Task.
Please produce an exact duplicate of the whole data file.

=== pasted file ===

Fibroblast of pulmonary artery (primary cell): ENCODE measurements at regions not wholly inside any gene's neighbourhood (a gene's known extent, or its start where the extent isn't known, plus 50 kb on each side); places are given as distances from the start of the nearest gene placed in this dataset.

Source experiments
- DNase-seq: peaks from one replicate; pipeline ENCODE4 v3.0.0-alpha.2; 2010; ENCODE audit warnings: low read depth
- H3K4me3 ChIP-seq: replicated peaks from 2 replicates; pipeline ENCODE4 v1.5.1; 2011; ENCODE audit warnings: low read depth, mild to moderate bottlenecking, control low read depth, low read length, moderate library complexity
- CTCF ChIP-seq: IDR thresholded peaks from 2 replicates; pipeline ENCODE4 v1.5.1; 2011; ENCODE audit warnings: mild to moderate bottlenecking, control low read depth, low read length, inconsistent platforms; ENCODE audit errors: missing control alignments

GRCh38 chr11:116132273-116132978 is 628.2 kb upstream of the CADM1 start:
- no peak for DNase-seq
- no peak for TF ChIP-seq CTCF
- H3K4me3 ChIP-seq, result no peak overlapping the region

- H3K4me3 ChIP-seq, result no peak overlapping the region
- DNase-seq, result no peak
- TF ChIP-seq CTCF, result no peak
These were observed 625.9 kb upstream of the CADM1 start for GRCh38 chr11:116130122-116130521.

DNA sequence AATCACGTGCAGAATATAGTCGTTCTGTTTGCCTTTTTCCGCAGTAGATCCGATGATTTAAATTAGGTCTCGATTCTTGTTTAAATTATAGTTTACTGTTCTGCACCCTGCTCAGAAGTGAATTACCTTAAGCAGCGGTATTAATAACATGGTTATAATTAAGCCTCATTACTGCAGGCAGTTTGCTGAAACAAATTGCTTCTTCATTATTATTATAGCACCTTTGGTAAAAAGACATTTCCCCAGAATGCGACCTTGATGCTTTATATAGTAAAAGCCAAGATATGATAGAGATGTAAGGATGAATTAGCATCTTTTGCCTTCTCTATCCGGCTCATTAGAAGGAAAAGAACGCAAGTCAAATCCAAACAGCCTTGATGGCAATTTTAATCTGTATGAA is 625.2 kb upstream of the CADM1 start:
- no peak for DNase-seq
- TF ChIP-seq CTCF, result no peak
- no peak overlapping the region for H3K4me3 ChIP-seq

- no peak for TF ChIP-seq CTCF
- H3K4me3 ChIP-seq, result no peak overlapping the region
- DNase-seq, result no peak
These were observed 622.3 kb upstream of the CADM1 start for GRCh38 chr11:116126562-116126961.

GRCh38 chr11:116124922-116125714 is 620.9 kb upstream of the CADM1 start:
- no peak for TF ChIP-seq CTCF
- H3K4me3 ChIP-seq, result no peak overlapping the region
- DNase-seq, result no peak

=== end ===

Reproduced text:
Fibroblast of pulmonary artery (primary cell): ENCODE measurements at regions not wholly inside any gene's neighbourhood (a gene's known extent, or its start where the extent isn't known, plus 50 kb on each side); places are given as distances from the start of the nearest gene placed in this dataset.

Source experiments
- DNase-seq: peaks from one replicate; pipeline ENCODE4 v3.0.0-alpha.2; 2010; ENCODE audit warnings: low read depth
- H3K4me3 ChIP-seq: replicated peaks from 2 replicates; pipeline ENCODE4 v1.5.1; 2011; ENCODE audit warnings: low read depth, mild to moderate bottlenecking, control low read depth, low read length, moderate library complexity
- CTCF ChIP-seq: IDR thresholded peaks from 2 replicates; pipeline ENCODE4 v1.5.1; 2011; ENCODE audit warnings: mild to moderate bottlenecking, control low read depth, low read length, inconsistent platforms; ENCODE audit errors: missing control alignments

GRCh38 chr11:116132273-116132978 is 628.2 kb upstream of the CADM1 start:
- no peak for DNase-seq
- no peak for TF ChIP-seq CTCF
- H3K4me3 ChIP-seq, result no peak overlapping the region

- H3K4me3 ChIP-seq, result no peak overlapping the region
- DNase-seq, result no peak
- TF ChIP-seq CTCF, result no peak
These were observed 625.9 kb upstream of the CADM1 start for GRCh38 chr11:116130122-116130521.

DNA sequence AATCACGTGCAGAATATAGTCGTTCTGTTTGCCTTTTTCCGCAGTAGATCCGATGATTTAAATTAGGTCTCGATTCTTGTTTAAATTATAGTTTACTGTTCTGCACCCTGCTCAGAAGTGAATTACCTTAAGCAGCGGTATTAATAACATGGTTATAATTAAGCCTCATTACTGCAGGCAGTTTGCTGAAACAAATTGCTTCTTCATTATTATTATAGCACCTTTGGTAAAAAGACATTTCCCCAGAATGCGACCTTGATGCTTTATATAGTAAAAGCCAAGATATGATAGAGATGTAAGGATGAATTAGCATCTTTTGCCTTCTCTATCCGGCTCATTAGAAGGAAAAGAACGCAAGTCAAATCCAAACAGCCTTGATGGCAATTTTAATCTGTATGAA is 625.2 kb upstream of the CADM1 start:
- no peak for DNase-seq
- TF ChIP-seq CTCF, result no peak
- no peak overlapping the region for H3K4me3 ChIP-seq

- no peak for TF ChIP-seq CTCF
- H3K4me3 ChIP-seq, result no peak overlapping the region
- DNase-seq, result no peak
These were observed 622.3 kb upstream of the CADM1 start for GRCh38 chr11:116126562-116126961.

GRCh38 chr11:116124922-116125714 is 620.9 kb upstream of the CADM1 start:
- no peak for TF ChIP-seq CTCF
- H3K4me3 ChIP-seq, result no peak overlapping the region
- DNase-seq, result no peak